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- Nicaraguan Arts & Crafts
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- Down the Río San Juan
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- Managua’s Revolutionary Driving Tour
León is slowly shedding its reputation for uninspired cuisine and lackluster restaurants. Though most Leónese eateries cater to the student crowd—i.e., típica (traditional), burgers, and pizza—new restaurants are starting to diversify the city’s menu.
Fritanga and Comida Típica
The best finger-lickin’ fritanga in town is El Buen Gusto (a couple blocks east of the cathedral’s south side, less than $4 a plate); mix and match from their sidewalk smorgasbord and hubcap grill between 10 a.m. and 10 p.m.; it’s closed Sundays.
The carne asada at the Estación offers strong competition for León’s best fritanga crown; there you'll find several large grills serving mountains of gallo pinto, plantains, and fried cheese to an appreciative crowd. When in doubt—or on a Sunday evening when everything else is closed—head to the food grills behind the main cathedral.
Comedor Lucía (across from Vía Vía) specializes in the usual, but it’s well done: solid traditional Nica dishes for about $3.
Half a block west of the northwest corner of the central plaza, Cafe La Rosita (in front of ENITEL, open 7 a.m.–9 p.m. Mon.–Fri.) is an excellent spot for espresso drinks, baked goods, sandwiches, and fast food. They also have Wi-Fi and beer.
Around the corner, headed north are several more tranquil, low-key places, including Puerto Café Benjamin Linder (Barrio Zaragoza, two blocks north of ENITEL, tel. 505/2311-0548, open 7 a.m.–3 p.m.), a coffee shop, juice bar, and Internet café; profits from the blind massage service help support local children with disabilities. The shop’s name is a tribute to the only U.S. citizen killed in the Contra war.
Inside Bigfoot Hostel, the Pure Earth Café (tel. 505/8443-7516, open 7:30 a.m.–10 p.m., $3–5) is a cozy, all-vegetarian eatery serving fresh, healthy meals, juices, smoothies, and organic coffee. The name references the owner’s Pure Earth Project, which promotes reforestation and a gardens-in-schools program. If you’re sick of gallo pinto, the breakfast menu includes oatmeal, French toast, bagels, granola, and omelets; for lunch and dinner, think veggie burgers, quiches, panini, pasta, organic salads, and more.
To escape the León heat in a tropical, fruit-filled retreat, head just east of the Casa de Cultura to Delicias Tropicales (tel. 505/2311-2818, open 7 a.m.–6 p.m. Mon.–Sat.). They use all-natural ingredients for their refreshing smoothies and juices and prepare filling sandwiches to order.
Il Capriccio (tel. 505/2311-6339, open daily 9 a.m.–12:30 p.m. and 2–7 p.m.), located across from Quetzal Trekkers, offers some of the best Italian desserts and Nicaraguan coffee in town, plus a menu of sandwiches, salads, and pasta.
Pizza and Ice Cream
Enjoy pizza pies—and authentic Lebanese dishes—at Restaurante Italian Pizza (half a block north of the cathedral, tel. 505/2311-0857 delivery, open 9 a.m.–9 p.m. daily), about $10 for a large pie.
The pizza at Hollywood Pizza (located in the movie theater complex, tel. 505/2311-0636, open 11:30 a.m.–9:30 p.m. Mon.–Fri., later on weekends) is less exciting but the air-conditioning provides a good respite. Both deliver.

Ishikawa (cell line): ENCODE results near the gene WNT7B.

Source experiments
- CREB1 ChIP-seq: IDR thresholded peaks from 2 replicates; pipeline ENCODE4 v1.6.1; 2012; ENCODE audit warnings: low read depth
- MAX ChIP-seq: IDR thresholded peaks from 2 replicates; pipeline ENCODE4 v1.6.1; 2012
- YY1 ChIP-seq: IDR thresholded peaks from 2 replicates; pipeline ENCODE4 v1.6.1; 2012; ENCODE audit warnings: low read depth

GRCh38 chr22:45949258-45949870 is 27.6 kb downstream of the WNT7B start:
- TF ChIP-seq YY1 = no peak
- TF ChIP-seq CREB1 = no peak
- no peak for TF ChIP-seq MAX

León is hot, so ice cream takes on new significance. Start with any Eskimo outlet (or bicycle cart) in town for popsicles and cones; for something a little different, head to Heladeria La Michoacana (located half a block east of Hotel Los Balcones), the first Nica distributor of the world-famous La Michoacana natural fruit pops (paletas heladas), which come in some incredible tropical flavors. Look for their street carts selling icepops and slushies (granizados).
Upscale Nica and International
Restaurante Taquezal (half a block west of the central park’s southern end) has a pleasant atmosphere, a varied menu, and receives positive reviews from readers; typical dishes cost $5–9. Try the Nicaccino: cappuccino with a shot of Nicaraguan rum.
On the other end of the block, you’ll find Bar Baro (one block west of the southwest corner of main plaza, tel. 505/2315-2901 or 8820-4000, open 8 a.m. to midnight daily, till 2 a.m. on weekends), a remarkable restaurant with old wooden beams, ceiling fans, and three different-themed dining areas in which to eat and lounge. The name comes from the common Nica expression “¡Qué bárbaro!” which means (more or less) “How awesome!” The menu is amibitious, offering both Nica and international comfort food with a flair, like steak and chicken dishes, burgers, bar appetizers, and pizza. Prices are reasonable from $6–15 per plate, and the drink menu of coffees and cocktails is the longest in the city.
The restaurant and coffee shop at CocinArte (across from the north side of La Iglesia el Laborío, tel. 505/8854-6928, 11 a.m.–10 p.m., $6–8) has an incredibly varied and creative menu, including Indian and mideastern dishes found nowhere else in Nicaragua, plus a small selection of chicken and traditional dishes for your carnivorous friends; most meals about $6. The reading and lounging space boasts chess boards and tasteful art as well.
The Mediterraneo (half a block north of the Iglesia Guadelupe, open at 4 p.m. Tues.–Fri., at 11 a.m. weekends) is perhaps the best option for Italian dishes and pizza. Enjoy the pleasant green patio, nice art, and good service.
© Randall Wood & Joshua Berman from Moon Nicaragua, 4th Edition